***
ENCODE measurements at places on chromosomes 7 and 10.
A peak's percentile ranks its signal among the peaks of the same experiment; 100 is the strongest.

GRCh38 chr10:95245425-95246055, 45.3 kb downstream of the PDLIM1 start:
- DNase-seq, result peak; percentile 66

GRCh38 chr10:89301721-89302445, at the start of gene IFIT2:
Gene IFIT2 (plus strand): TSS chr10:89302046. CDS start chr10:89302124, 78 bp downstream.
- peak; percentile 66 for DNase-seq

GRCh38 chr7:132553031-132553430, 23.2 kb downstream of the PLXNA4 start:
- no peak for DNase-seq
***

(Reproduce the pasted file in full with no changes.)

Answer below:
ENCODE measurements at places on chromosomes 7 and 10.
A peak's percentile ranks its signal among the peaks of the same experiment; 100 is the strongest.

GRCh38 chr10:95245425-95246055, 45.3 kb downstream of the PDLIM1 start:
- DNase-seq, result peak; percentile 66

GRCh38 chr10:89301721-89302445, at the start of gene IFIT2:
Gene IFIT2 (plus strand): TSS chr10:89302046. CDS start chr10:89302124, 78 bp downstream.
- peak; percentile 66 for DNase-seq

GRCh38 chr7:132553031-132553430, 23.2 kb downstream of the PLXNA4 start:
- no peak for DNase-seq